Mine Safety (NYSE:MSA) returned to form last quarter, missing analyst consensus earnings targets rather badly. Can the hazmat equipment manufacturer find a way to repeat its stunning reversal of fortune of two quarters back, when it reports its Q2 numbers Tuesday morning?

What analysts say:

  • Buy, sell, or waffle? Five analysts follow Mine Safety, up one from last quarter. Three say to buy it, and two say to hold.
  • Revenues. On average, they expect to see 6% sales growth to $231.7 million.
  • Earnings. Profits, however, are predicted to leap 19% to $0.51 per share.

What management says:
The biggest news out of Mine Safety this quarter came in May, when the company announced a major management move to divide the firm into two distinct businesses: domestic and international.

MSA Europe will be led by Roberto Canizares, who has worked for Mine Safety for only four years, but put in 27 years at American Standard's (NYSE:ASD) Trane unit before that. Meanwhile, Joseph Bigler, a 35-year Mine Safety veteran, will head up MSA North America. The company also announced three new "global" department heads, for Global Operational Excellence, Global Product Leadership, and Global Human Resources, respectively. The execs manning these posts have a combined 74 years of experience with the company.

What management does:
Execs doing the management shuffle doesn't ordinarily impress me in and of itself. What we'll really want to see is whether the streamlining of how decisions get made, and business gets done, improves the numbers we're seeing in the table below. Gross margins have fallen for three quarters straight, and operating margins even longer. This is where changes really need to be made.





























All data courtesy of Capital IQ, a division of Standard & Poor's. Data reflects trailing-12-month performance for the quarters ended in the named months.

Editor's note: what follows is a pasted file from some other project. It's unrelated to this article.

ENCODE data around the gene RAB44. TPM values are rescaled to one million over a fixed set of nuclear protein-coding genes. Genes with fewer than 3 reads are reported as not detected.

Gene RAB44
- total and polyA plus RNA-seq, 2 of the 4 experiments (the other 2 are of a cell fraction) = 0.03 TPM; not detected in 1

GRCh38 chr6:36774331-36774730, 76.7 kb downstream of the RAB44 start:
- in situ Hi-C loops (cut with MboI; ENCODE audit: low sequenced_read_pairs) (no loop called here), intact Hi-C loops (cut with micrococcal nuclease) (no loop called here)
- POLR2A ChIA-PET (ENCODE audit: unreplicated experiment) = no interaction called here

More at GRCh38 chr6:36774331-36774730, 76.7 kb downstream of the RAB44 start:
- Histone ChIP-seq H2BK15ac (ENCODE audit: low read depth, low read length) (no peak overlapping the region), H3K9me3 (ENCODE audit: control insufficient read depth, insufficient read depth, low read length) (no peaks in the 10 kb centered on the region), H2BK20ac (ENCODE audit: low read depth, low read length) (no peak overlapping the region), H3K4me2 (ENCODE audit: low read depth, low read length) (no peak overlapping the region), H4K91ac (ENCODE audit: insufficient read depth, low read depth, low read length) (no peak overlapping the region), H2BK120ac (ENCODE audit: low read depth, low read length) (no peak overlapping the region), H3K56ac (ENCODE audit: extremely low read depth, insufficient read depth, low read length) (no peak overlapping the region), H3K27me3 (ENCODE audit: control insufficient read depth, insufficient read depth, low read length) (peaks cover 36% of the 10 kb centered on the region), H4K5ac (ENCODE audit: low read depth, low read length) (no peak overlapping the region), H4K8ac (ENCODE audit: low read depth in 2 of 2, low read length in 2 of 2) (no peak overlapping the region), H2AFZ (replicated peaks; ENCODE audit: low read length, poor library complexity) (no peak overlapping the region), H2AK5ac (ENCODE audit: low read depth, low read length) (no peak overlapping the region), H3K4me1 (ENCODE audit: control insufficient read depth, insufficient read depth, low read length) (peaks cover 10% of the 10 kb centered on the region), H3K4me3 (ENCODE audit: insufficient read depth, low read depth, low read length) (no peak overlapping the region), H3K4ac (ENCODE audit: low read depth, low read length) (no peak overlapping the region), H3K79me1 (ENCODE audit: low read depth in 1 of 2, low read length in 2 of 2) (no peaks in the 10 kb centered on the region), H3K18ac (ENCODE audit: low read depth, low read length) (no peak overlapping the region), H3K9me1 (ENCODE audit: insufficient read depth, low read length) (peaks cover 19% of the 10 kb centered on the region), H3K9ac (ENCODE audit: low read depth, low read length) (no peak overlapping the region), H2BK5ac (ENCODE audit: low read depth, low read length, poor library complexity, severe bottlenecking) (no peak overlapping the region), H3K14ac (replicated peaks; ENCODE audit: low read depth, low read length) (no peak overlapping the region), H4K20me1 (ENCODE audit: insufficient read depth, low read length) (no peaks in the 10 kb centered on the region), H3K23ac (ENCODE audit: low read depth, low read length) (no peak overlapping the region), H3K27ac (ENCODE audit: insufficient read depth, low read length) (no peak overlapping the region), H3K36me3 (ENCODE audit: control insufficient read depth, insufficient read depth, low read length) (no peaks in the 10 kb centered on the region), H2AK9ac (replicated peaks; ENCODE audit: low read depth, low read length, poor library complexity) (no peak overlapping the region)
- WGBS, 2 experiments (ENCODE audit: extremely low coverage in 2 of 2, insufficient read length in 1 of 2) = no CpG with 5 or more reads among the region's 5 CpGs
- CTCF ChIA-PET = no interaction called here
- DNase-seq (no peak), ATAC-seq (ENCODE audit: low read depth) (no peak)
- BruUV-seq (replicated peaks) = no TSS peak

One Fool says:
Mine Safety announced yesterday that the firm is selling more than half of the land at its "Cranberry Woods" campus in Pennsylvania to Wells Real Estate Investment Trust for use as the new corporate headquarters of Westinghouse Electric (co-owned by Japan's Toshiba and America's Shaw Group (NYSE:SGR)). While this REIT sounds like it should belong to Wells Fargo (NYSE:WFC), I have been unable to confirm any connection to the bank. What I was able to figure out is that the REIT owns the Aon (NYSE:AOC) Center in Chicago, as well as headquarters for Nestle USA and US Bancorp (NYSE:USB).

Of course, what's of most importance to investors is how much money Mine Safety will get out of the deal, and whether the company is closing up shop. First off, Mine Safety is keeping mum on the sales price. But I'd expect we'll see it book a profit, considering how much land prices have run up on the Atlantic Coast in recent years.

Second, Mine Safety retains 80 acres of the Cranberry Woods campus, so my guess is it has plenty of room left to keep making stuff -- especially now that it's outsourcing some of its production overseas.

What did we expect out of Mine Safety last quarter, and what did it produce? Find out in:

Fool contributor Rich Smith does not own shares of any company named above. US Bancorp is an Income Investor pick. The Motley Fool's disclosure policy is above ground, and totally aboveboard.